Brackenridge Hospital, in downtown Austin, is the area trauma center. While I desperately wanted sympathy as they wheeled me, strapped onto a board, onto the examining room, there was none. With trauma, time is everything. The faster the doctors can make a diagnosis, they faster they can remedy a cure.
The gentle, reassuring voice of Hector in the ambulance, was replaced by the brusque, no-nonsense medical slang of two technicians (or maybe they were interns) in light blue scrubs. They asked the same questions I’d wearily responded to before – what’s my name, was I driving to work, what day is it… where does it hurt… what’s my age.
With special scissors, they cut through my favorite, orange sweater and bra strap. They offered to pull off my pants, but I screamed in protest. My pants, like my underclothes, immediately became victims of their scissors. The thick, heavy leather jacket from a friend lay beneath my crippled body. They’d thoughtful pulled my arms out of the sleeves.
I didn’t want to be difficult, but flaying my arms seemed to be the only control I had over my body besides crying and screaming. The nurses and technicians grew angry with my flaying.
I wanted to say, "Fuck you," but knew my pain wasn’t their fault. Their determination to quickly diagnose was a necessary evil before morphine could be surged through my veins and my leg propped up on a pillow.
First, the x-ray technicians needed to take pictures of my spine, leg and abdomen. Fortunately, I was on a table that enabled them to slide the film underneath me and not lift my body. The head technicians called me sweetie and apologized when he caused additional pain.
A second shot of morphine was administered and the staff grew less concerned with my condition, seeing that my spine wasn’t broken and my injuries centered on my pelvis, ribs and possibly a collapsed lung. Rich had arrived, which further eased the pain and fear. He helped pull the leather coat out from under me and showed me where the shoulder belt had cut into the leather. He also called Rebecca, the only number I had in my cell phone of someone at Dell.
The next concern was internal injuries. The board that I’d been laying on was removed and I was wheeled to the CAT scan. This technician and his helpers were very nice and sensitive to my pain. Using a sheet, they gingerly lifted me onto the half-tube that enters the circular CAT scan. I felt safe and protected in the gently curved tube that slowly moves in-and-out of the machine. They’d propped pillows around my body so it was easy to close my eyes and relax… until they injected the dye.
While not painful, it was very unnerving, thick and warmish like a spicy soup coursing through my veins. While it lasted only a few minutes, it sent me into a panic. By the time I was wheeled back to the trauma center, I was hyperventilating and hysterical. Poor Rich tried to soothe me as my blood pressure rose to 100 over 110. I tilted my head back and watched the monitor as my blood pressure escalated, but I was unable to articulate what was wrong aside from the horror of the morning coupled with the pain like a shelf of books had tumbled onto my chest. There was a book titled, "work," another labeled "home life," an encyclopedia called "hiking and biking" landed on my stomach, and finally a small tome called "meeting Rich’s needs" fell on my head.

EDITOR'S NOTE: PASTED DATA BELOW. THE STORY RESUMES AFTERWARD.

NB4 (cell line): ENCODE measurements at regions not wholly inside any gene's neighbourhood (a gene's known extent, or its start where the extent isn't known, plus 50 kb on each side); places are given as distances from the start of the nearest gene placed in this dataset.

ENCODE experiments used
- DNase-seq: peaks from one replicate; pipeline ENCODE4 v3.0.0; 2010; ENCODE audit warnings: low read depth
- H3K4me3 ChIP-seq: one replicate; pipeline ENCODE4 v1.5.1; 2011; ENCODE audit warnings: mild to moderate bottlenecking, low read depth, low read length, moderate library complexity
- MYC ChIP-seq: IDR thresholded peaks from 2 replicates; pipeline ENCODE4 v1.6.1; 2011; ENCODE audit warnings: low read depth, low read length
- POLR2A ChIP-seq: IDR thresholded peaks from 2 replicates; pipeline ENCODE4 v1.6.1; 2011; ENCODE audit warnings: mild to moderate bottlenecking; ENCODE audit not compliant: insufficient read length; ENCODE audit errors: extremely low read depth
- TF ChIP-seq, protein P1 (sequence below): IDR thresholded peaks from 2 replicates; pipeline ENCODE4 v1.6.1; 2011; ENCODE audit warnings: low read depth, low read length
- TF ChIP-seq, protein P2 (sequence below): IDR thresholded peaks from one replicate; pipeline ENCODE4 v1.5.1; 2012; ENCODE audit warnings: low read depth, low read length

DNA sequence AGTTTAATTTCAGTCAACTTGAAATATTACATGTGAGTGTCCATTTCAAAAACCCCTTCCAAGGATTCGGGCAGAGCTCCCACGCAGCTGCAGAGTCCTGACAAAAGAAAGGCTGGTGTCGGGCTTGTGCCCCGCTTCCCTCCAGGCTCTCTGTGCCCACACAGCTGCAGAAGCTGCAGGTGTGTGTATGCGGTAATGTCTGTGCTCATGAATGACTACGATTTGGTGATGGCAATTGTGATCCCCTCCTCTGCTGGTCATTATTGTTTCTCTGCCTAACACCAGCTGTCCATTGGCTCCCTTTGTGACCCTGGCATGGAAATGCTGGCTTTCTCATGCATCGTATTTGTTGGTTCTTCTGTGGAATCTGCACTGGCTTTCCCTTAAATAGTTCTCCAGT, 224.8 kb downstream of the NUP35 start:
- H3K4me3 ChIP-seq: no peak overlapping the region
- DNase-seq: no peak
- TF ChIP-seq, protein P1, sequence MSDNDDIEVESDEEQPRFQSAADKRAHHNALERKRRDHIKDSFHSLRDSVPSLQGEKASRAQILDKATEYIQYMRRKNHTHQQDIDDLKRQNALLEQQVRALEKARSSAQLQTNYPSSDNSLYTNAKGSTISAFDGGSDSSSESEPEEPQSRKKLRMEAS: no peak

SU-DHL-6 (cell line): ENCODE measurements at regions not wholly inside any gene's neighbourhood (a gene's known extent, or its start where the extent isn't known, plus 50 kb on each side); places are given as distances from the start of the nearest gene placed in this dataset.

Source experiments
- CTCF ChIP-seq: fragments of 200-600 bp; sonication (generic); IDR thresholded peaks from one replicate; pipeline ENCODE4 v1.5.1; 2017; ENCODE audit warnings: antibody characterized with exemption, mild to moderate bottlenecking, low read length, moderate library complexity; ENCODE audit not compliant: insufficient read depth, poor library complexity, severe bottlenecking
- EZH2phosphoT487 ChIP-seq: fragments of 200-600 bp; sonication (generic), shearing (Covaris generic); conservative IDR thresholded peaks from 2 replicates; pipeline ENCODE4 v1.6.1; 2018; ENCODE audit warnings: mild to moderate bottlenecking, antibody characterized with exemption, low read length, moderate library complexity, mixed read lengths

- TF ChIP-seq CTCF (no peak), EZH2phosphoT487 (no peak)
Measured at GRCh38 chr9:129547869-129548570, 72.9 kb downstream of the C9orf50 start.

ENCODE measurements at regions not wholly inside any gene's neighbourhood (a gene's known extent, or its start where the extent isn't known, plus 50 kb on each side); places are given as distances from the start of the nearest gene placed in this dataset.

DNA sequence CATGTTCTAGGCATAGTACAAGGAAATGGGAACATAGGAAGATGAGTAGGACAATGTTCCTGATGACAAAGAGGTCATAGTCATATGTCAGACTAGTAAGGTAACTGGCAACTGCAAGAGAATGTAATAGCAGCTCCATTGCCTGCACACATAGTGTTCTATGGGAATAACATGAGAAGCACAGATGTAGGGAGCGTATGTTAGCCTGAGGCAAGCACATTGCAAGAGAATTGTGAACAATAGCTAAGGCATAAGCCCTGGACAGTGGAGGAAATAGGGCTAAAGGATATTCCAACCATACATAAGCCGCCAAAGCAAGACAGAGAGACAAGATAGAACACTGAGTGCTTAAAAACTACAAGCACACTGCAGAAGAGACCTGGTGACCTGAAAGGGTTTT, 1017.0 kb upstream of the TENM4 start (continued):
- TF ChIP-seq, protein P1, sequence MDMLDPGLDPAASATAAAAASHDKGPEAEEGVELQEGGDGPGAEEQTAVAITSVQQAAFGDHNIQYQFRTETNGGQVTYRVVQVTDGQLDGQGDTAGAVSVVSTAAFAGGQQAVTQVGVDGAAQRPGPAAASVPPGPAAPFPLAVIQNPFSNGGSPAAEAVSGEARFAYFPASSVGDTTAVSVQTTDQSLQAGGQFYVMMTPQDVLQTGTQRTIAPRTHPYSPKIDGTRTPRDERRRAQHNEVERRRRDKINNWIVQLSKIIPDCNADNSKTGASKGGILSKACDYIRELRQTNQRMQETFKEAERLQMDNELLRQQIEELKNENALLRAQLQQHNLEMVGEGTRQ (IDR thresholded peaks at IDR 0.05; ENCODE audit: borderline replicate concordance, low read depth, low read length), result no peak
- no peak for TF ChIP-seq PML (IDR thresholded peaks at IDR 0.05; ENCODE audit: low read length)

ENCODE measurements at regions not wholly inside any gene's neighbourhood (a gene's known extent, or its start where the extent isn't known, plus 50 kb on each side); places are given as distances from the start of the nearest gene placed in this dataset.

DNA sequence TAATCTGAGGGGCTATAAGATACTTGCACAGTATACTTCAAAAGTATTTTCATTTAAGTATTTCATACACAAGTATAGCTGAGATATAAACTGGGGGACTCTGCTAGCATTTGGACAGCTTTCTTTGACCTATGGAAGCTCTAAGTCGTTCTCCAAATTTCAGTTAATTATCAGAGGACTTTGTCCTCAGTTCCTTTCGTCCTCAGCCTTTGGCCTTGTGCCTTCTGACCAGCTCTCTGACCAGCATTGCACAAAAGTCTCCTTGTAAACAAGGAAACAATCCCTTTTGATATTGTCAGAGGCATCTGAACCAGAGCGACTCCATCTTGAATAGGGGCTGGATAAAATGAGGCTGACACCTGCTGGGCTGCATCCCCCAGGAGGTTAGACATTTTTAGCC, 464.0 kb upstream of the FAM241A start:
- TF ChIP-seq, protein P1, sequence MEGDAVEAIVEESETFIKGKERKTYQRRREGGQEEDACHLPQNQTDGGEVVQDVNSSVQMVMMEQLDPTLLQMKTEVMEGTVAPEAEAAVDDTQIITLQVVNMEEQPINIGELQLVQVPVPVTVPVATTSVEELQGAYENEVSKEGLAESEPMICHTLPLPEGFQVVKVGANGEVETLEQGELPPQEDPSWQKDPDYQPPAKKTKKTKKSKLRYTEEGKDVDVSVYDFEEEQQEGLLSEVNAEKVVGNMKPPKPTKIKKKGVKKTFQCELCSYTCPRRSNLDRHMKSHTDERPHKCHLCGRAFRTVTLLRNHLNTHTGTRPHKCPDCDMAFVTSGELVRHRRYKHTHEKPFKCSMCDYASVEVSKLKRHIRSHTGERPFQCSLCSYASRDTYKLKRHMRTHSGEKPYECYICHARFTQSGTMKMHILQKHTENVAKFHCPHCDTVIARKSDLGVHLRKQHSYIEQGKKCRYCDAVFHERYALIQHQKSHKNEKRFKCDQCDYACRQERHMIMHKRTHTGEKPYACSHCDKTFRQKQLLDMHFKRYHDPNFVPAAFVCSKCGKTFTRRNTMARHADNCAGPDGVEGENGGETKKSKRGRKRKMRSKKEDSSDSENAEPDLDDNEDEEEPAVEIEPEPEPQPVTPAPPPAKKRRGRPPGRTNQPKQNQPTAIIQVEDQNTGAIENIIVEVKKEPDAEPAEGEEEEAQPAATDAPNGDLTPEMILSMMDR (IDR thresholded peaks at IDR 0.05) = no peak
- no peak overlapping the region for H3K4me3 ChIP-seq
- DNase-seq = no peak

Hearing my cries, the trauma team injected me with a more powerful painkiller and quickly inserted a catheter to drain my bladder and make me more comfortable. After I stabilized, they decided to do another CAT scan to determine if my lung had collapsed since I complained of pain on my left side and had difficulties inhaling. This scan didn’t involve injecting dye. Plus, my veins were thick with painkillers.
With all the test results in, the trauma doctor, who resembled a character from a TV show with shaggy, salt-and-pepper hair and a calm demeanor, relayed the bad news. I had fractured my pelvis in four places and had every reason to be "green" with pain.
The trauma surgeon, a short, elderly man who was attended by two perky interns, didn’t seem overly concerned. He said that they wouldn’t be "performing surgery today." He then hung out in my room and lamented over how flimsy cars are now made. In the "old days," he explained, the cars were made of steel and people didn’t get such serious injuries from accidents. I tried to appear interested as he lectured about airbags that didn’t really work and having a car crumple around a person didn’t save them from terrible injuries. While his bedside manner letf a lot to be desired, it did give me comfort. After all, if I had sustained truly crippling injuries, he wouldn’t have been so cavalier.
Around 12:30, six hours after the accident, I was transferred to the trauma ward on the eighth floor of Brackenridge. I had a private room with a view of the University of Texas. Kristin and her helper (I wish I could remember her name), removed my cut-up clothes and put me in a hospital gown. They brushed away some of the crushed glass from my body and from my hair. She examined every inch of my body, gave me some painkillers and tried to reassure me that I was going to be okay.
There is kindness in chaos. It just takes a few days to remember the good parts or as Rich keeps telling me, "find the silver lining."